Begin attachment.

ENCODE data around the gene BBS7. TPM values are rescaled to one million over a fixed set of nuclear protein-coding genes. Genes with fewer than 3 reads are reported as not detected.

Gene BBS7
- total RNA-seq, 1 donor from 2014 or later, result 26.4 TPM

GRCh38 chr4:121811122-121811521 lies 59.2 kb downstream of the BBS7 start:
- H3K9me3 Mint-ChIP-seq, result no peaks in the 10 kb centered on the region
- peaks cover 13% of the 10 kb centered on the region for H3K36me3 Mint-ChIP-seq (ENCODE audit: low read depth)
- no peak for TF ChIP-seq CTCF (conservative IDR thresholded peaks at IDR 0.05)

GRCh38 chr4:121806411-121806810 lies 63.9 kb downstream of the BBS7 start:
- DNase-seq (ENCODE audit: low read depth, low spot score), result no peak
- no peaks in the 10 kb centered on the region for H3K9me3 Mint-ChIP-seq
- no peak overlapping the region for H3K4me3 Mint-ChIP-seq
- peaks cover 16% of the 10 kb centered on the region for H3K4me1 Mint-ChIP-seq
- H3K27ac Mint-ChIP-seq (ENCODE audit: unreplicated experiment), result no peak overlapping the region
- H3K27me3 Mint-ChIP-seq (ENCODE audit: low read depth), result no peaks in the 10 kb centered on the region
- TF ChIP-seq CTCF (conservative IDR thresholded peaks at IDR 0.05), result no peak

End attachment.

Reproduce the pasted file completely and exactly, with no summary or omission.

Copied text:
ENCODE data around the gene BBS7. TPM values are rescaled to one million over a fixed set of nuclear protein-coding genes. Genes with fewer than 3 reads are reported as not detected.

Gene BBS7
- total RNA-seq, 1 donor from 2014 or later, result 26.4 TPM

GRCh38 chr4:121811122-121811521 lies 59.2 kb downstream of the BBS7 start:
- H3K9me3 Mint-ChIP-seq, result no peaks in the 10 kb centered on the region
- peaks cover 13% of the 10 kb centered on the region for H3K36me3 Mint-ChIP-seq (ENCODE audit: low read depth)
- no peak for TF ChIP-seq CTCF (conservative IDR thresholded peaks at IDR 0.05)

GRCh38 chr4:121806411-121806810 lies 63.9 kb downstream of the BBS7 start:
- DNase-seq (ENCODE audit: low read depth, low spot score), result no peak
- no peaks in the 10 kb centered on the region for H3K9me3 Mint-ChIP-seq
- no peak overlapping the region for H3K4me3 Mint-ChIP-seq
- peaks cover 16% of the 10 kb centered on the region for H3K4me1 Mint-ChIP-seq
- H3K27ac Mint-ChIP-seq (ENCODE audit: unreplicated experiment), result no peak overlapping the region
- H3K27me3 Mint-ChIP-seq (ENCODE audit: low read depth), result no peaks in the 10 kb centered on the region
- TF ChIP-seq CTCF (conservative IDR thresholded peaks at IDR 0.05), result no peak